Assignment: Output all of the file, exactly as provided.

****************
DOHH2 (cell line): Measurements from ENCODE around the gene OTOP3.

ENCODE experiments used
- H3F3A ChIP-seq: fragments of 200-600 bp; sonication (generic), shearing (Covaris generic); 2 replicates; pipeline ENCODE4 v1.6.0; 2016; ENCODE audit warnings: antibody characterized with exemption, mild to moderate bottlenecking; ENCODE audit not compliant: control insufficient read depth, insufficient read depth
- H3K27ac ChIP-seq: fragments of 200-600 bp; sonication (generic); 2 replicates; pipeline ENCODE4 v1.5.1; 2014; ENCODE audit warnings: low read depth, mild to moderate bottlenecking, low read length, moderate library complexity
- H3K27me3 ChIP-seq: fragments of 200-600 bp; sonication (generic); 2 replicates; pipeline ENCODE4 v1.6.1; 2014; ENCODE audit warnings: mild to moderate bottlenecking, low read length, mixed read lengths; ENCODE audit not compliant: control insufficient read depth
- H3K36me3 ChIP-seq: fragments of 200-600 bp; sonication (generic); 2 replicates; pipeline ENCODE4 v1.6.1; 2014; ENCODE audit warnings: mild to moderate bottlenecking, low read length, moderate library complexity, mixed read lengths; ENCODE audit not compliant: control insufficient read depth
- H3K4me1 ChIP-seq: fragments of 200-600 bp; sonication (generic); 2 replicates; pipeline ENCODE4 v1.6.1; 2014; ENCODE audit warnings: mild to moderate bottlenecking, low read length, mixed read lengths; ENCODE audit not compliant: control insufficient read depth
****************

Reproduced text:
DOHH2 (cell line): Measurements from ENCODE around the gene OTOP3.

ENCODE experiments used
- H3F3A ChIP-seq: fragments of 200-600 bp; sonication (generic), shearing (Covaris generic); 2 replicates; pipeline ENCODE4 v1.6.0; 2016; ENCODE audit warnings: antibody characterized with exemption, mild to moderate bottlenecking; ENCODE audit not compliant: control insufficient read depth, insufficient read depth
- H3K27ac ChIP-seq: fragments of 200-600 bp; sonication (generic); 2 replicates; pipeline ENCODE4 v1.5.1; 2014; ENCODE audit warnings: low read depth, mild to moderate bottlenecking, low read length, moderate library complexity
- H3K27me3 ChIP-seq: fragments of 200-600 bp; sonication (generic); 2 replicates; pipeline ENCODE4 v1.6.1; 2014; ENCODE audit warnings: mild to moderate bottlenecking, low read length, mixed read lengths; ENCODE audit not compliant: control insufficient read depth
- H3K36me3 ChIP-seq: fragments of 200-600 bp; sonication (generic); 2 replicates; pipeline ENCODE4 v1.6.1; 2014; ENCODE audit warnings: mild to moderate bottlenecking, low read length, moderate library complexity, mixed read lengths; ENCODE audit not compliant: control insufficient read depth
- H3K4me1 ChIP-seq: fragments of 200-600 bp; sonication (generic); 2 replicates; pipeline ENCODE4 v1.6.1; 2014; ENCODE audit warnings: mild to moderate bottlenecking, low read length, mixed read lengths; ENCODE audit not compliant: control insufficient read depth